Behind the Scenes of Bangladesh’s Wild and Surreal Movies

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DHALLYWOOD IS A wild cinematic genre overflowing with noble heroes, epic danger, and ludicrous levels of glitz and glam. Thrilling stories and legendary romances have been told through Bengali cinema since 1956, with some 100 Dhallywood movies released every year. Sarker Protick takes us onto the sets and into the studios for an intimate look at the campiest films imaginable in his seriesLove Me or Kill Me.

The industry is the Bangladeshi cousin to India’s more well-known (and well-funded) Bollywood, but with a particularly flamboyant brand of pulp fiction. Most films are made in the sprawling city of Dhaka—thus the nickname “Dhallywood,” and Protick, a Dhaka native, came to them almost by accident. He was working on a project about his hometown when he got a chance to shoot on a Dhallywood set. He was instantly mesmerized.

“I visited a studio, and was captivated by the colors, by the light, by the atmosphere,” Protick says of the work. “My experience there on the first day changed my mind about a focus for the project. Shooting a story on Dhallywood became irresistible.”

Thus began his love affair with the fantasy and farce of Bengali cinema. Protick shot on a handful of sets for films with names like Big Brother, Warning, and Action Jasmin. The title Love Me or Kill Me comes from a Dhallywood film Protick has never seen, but he calls it “[a title] that expresses the extreme emotions that define the genre.”

The series captures the kitschy, almost comical aesthetic of these movies and the industry behind them. Films are usually made quickly, but production can suddenly stop for long periods and resume at a day’s notice. Actors take their roles very seriously, whether they are bursting into song or challenging the hero with a villainous cackle. Everything is drenched in a kaleidoscope of over-saturated color. Films are often made on the cheap, with special effects and action sequences that verge on cheesy. But these things give Dhallywood films a sensational, otherworldly quality that viewers can get lost in. The films are a delight, even if they are formulaic.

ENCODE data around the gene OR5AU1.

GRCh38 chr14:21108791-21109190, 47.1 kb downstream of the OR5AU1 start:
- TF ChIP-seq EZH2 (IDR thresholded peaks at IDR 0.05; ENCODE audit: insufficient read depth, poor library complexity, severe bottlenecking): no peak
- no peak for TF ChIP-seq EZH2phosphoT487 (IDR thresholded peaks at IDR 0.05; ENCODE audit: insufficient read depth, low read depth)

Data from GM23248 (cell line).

“Love and revenge are the core ingredients of our movies,” Protick says. “The stories do not change much: Boy meets girl, boy falls in love with girl, bad guy takes girl away, hero fights to get her back. There is always the same climax and a happy ending. The events and details are odd, sometimes weird … There seems little or no contact with reality. But people love it.”

Dhallywood cinema hall, Dhaka, Bangladesh, 2014.

Dhallywood films have fallen out of favor in recent years. Protick remembers when he and his friends no longer found the movies “cool.” Yet the genre perseveres; although some cinemas outside Dhaka have closed, people still fill the seats when films are shown. Protick considers the movies a vibrant art form that represents the spirit of Bangladesh more accurately than the stories of poverty and struggle that too often dominate Western media. In his eyes, Dhallywood is a celebration of the passion, excitement, and color of his culture.

Protick plans to continue the series and is now a regular on movie sets, often going completely unnoticed. He’s even gotten in on the action—a director, needing an extra for a scene, once asked him to stand in as a journalist in the film.

“I wasn’t comfortable about it but didn’t want to refuse him,” he says, “I stood with my camera and did a scene with three lines.”

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